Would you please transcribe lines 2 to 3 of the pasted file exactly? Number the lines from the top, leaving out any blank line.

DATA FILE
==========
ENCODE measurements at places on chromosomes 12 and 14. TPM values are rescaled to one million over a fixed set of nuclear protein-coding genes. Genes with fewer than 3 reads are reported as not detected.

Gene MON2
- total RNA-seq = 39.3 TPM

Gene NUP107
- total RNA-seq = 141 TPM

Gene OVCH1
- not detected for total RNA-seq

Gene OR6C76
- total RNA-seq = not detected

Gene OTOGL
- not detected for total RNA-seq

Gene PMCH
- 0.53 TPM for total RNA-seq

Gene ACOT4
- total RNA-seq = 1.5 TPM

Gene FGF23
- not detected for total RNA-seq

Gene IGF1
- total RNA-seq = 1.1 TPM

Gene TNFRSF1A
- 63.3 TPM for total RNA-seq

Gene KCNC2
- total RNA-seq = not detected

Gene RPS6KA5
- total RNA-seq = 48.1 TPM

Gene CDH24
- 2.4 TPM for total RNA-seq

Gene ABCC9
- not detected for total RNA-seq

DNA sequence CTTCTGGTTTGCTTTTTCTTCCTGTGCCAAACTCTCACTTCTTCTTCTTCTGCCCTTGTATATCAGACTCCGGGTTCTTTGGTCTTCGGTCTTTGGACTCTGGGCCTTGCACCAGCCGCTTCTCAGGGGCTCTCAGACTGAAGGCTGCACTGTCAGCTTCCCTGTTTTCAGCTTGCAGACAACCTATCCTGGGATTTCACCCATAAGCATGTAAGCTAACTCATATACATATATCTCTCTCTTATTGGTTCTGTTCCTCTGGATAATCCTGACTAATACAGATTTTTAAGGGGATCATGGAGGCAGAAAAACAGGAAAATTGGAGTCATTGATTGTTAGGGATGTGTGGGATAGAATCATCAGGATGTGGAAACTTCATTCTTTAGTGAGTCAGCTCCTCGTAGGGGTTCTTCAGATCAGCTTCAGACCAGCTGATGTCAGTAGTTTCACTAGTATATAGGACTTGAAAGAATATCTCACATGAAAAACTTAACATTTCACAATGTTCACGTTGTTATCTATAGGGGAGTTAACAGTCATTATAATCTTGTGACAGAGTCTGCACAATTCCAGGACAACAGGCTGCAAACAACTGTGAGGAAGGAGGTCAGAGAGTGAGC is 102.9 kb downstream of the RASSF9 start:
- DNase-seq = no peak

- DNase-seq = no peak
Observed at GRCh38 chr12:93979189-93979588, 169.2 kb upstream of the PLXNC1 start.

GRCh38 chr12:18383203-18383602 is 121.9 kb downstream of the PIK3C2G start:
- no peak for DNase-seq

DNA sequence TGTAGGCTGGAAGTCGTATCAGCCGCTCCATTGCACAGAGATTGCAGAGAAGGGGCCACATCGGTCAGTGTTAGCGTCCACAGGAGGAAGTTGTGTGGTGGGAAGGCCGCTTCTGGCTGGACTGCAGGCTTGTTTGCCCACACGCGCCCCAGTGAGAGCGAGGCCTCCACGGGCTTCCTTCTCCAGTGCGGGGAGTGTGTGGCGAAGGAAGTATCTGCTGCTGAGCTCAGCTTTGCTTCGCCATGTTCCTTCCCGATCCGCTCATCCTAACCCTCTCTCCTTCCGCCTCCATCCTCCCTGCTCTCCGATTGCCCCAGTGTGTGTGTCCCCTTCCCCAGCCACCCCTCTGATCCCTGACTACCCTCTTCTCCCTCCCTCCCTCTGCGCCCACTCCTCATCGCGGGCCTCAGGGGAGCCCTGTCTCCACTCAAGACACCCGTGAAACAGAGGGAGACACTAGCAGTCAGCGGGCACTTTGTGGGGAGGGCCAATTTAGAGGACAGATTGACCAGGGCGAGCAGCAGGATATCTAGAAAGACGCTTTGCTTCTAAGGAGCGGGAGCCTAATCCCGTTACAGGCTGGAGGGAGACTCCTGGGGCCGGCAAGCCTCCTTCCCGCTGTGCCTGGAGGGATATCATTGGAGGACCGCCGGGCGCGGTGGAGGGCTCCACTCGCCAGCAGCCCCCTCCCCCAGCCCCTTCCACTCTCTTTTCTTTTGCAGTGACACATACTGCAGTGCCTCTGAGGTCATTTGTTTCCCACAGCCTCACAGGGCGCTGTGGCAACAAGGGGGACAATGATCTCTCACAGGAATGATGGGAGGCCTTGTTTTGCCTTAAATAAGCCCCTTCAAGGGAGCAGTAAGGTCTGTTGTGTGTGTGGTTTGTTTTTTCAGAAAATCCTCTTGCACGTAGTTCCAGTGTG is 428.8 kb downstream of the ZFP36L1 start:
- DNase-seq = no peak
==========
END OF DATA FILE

Gene MON2
- total RNA-seq = 39.3 TPM